A blessed Summer to you all, I spent a week of continuing education to get up all the rest of verses ready to go, meaning they will roll out like clockwork for the rest of the year and you can always read with us (no more delay!). I am trying to keep ahead of your reading with comments.
Here is what we are doing each day.
Monday: Salvation History
Tuesday: Historical Criticism
Wednesday: Reader Response
Thursday: Law and Gospel
Friday: Textual Criticism
Saturday: Sabbath—just read and pray
Dec16SatDecember 16, 2017
Greetings, since we have been at this a month and a half, I thought I would change how I have been commenting. Up until now I have sort of been doing whatever I wanted each day. However now I would like a more systematic approach, because there are many ways to study the scriptures—and all can be helpful. So I would like to model some of the ways you can read the Bible each week. My idea is to have a different type of Bible study technique used each day, you than both know what to expect and what can think about these types of Bible study techniques even when I am not using it on that day.
Monday—Salvation History—while the Bible the inspired word of God it is also put together as a narrative. One of the ways it is so effect is because it is the “greatest Story ever told.” Many times the ways in which stories are put into or ordered into the narrative make a great difference to the story. So where does this story fit into the greater narrative of how God is saving Humanity. On Mondays we will hear where these texts fit in the great story of God’s salvation.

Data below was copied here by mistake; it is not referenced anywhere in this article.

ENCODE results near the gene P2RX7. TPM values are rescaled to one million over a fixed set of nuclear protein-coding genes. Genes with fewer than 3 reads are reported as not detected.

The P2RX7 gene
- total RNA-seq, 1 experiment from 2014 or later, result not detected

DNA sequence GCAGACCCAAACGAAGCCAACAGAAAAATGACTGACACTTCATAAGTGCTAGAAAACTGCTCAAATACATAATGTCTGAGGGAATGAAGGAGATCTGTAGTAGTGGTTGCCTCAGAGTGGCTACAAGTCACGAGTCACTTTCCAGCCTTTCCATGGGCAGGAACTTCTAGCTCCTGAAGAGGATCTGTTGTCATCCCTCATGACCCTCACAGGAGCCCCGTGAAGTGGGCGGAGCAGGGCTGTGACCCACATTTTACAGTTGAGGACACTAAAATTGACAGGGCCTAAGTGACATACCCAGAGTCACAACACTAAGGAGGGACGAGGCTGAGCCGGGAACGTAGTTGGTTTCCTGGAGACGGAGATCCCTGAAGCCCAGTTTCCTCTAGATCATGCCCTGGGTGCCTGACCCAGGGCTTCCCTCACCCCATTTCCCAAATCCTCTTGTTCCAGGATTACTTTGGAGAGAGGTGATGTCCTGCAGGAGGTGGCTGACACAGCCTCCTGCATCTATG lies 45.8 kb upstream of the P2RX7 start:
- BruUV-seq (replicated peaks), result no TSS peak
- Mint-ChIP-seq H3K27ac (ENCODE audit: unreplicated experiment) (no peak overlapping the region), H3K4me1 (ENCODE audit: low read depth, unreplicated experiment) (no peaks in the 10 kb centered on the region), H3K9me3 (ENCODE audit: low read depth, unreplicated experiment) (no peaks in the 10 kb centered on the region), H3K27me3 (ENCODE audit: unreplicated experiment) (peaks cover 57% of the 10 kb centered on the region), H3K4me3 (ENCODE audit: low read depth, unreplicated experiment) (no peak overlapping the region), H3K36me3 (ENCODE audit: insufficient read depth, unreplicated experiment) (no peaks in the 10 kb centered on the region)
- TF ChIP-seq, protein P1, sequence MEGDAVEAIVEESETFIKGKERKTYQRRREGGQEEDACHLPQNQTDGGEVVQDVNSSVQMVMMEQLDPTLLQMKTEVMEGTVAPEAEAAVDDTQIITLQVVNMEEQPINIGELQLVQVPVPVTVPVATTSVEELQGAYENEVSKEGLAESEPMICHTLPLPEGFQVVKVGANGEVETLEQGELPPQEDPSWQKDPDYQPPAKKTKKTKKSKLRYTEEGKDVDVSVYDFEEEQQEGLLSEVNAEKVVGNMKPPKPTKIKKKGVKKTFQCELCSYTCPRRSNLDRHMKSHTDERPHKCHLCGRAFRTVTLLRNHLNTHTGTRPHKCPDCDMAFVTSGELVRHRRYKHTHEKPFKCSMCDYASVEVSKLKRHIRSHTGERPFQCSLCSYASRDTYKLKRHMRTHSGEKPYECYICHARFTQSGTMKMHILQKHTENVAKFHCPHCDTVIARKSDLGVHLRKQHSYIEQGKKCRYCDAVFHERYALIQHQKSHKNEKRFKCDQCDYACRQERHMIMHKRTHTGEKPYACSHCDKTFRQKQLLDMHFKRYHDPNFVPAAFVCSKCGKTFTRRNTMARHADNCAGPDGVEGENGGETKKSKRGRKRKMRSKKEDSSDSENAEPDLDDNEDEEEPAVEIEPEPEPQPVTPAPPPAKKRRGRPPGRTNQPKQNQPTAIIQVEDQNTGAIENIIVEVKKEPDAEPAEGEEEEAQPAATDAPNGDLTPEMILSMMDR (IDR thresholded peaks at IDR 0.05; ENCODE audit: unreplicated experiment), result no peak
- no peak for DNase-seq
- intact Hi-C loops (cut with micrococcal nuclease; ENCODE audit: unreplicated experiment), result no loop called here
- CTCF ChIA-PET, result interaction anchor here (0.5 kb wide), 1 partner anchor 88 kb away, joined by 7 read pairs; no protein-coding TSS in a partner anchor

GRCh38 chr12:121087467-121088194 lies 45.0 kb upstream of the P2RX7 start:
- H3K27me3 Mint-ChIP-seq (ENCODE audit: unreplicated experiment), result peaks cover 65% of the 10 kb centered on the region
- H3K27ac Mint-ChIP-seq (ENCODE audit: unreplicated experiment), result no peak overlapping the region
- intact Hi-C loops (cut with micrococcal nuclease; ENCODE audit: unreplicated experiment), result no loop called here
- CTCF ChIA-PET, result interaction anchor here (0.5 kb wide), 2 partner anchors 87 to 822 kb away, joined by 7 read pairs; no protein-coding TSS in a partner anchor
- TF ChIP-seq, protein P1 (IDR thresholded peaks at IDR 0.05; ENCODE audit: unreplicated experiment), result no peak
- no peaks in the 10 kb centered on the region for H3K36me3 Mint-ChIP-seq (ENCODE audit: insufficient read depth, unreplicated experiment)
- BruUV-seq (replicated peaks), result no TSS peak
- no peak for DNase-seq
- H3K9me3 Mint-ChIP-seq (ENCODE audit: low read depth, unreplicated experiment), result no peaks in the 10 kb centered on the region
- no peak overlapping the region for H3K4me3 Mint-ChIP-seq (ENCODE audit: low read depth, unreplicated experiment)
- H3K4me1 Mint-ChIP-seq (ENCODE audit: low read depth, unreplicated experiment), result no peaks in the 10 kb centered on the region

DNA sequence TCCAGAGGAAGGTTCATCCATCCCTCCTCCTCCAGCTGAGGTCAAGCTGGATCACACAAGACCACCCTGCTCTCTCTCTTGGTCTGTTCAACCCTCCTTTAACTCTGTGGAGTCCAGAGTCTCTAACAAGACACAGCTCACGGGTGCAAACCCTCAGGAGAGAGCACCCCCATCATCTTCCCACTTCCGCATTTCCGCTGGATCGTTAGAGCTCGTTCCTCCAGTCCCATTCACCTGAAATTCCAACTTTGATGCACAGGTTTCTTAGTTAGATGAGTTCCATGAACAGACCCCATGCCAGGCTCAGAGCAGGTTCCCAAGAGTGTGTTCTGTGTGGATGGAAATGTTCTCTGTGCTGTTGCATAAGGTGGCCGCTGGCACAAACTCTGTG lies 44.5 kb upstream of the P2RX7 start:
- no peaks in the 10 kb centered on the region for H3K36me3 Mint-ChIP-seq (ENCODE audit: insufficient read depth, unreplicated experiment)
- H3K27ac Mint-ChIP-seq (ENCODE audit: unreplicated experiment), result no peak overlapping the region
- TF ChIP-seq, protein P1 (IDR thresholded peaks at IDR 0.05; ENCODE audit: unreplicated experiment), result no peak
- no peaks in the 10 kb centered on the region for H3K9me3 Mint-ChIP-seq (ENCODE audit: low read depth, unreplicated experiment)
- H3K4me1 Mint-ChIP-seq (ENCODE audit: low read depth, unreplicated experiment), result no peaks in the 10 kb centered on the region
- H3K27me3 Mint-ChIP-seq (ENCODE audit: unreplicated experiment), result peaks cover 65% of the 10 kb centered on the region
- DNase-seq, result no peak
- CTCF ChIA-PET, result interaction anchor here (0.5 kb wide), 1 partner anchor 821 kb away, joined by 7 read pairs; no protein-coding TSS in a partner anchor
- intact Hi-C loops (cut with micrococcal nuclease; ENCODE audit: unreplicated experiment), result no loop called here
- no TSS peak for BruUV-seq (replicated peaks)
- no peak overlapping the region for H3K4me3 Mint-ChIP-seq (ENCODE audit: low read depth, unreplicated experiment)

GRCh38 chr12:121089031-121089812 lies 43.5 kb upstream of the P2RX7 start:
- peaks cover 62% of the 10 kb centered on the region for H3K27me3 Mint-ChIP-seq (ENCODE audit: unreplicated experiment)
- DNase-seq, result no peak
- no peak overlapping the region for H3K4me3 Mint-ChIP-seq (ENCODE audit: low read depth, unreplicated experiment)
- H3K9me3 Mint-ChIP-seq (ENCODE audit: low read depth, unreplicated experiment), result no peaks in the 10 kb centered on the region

Tuesday—Historical Criticism—Have you ever read something in scripture that seemed like it was a tradition you just didn’t know about? One of my favorite examples is in Ruth 4, “So when the next-of-kin said to Boaz, “Acquire it for yourself,” he took off his sandal.” Now if you just read that you would say, “Why in the world does the next-of-kin take of his sandal? Does he have feet issues?” In this case the author tells you exactly what is going on. (Note this also tells you he is writing for people not of the same cultural time and place as the Ruth story because otherwise he would not have to explain.) However he does give us the reference point to this tradition. “ 7 Now this was the custom in former times in Israel concerning redeeming and exchanging: to confirm a transaction, the one drew off his sandal and gave it to the other, and this was the manner of attesting in Israel. 8 So when the next of kin said to Bo'az, "Buy it for yourself," he drew off his sandal.” Often times as we read through scripture the author assumes we knows things and does not describe the events as the author of Ruth does. So on Tuesdays we will learn something new about the history and time of the text which will help us understand.